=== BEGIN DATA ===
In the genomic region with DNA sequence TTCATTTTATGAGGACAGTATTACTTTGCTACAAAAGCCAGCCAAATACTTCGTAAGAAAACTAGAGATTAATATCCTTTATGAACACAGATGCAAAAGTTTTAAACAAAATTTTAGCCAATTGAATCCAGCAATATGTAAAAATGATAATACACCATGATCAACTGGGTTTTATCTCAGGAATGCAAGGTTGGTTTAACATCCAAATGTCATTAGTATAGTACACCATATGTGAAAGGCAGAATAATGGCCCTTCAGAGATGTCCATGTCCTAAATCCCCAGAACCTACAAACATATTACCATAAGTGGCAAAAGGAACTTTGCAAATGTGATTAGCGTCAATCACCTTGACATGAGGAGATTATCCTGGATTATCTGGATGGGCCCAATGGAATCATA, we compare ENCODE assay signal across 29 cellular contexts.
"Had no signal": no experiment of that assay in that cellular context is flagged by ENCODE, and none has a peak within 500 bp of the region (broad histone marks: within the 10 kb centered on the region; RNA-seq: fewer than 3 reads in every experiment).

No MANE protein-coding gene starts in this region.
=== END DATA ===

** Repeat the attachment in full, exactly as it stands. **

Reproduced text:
In the genomic region with DNA sequence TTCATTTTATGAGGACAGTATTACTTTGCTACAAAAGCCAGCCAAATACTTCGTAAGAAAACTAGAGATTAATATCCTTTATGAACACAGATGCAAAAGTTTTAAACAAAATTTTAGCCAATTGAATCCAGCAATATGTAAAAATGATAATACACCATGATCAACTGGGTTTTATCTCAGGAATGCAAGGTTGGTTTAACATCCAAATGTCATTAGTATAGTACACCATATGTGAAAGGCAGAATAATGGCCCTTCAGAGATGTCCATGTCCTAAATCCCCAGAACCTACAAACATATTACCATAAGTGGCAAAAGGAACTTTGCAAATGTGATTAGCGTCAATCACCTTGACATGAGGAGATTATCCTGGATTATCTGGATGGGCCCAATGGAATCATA, we compare ENCODE assay signal across 29 cellular contexts.
"Had no signal": no experiment of that assay in that cellular context is flagged by ENCODE, and none has a peak within 500 bp of the region (broad histone marks: within the 10 kb centered on the region; RNA-seq: fewer than 3 reads in every experiment).

No MANE protein-coding gene starts in this region.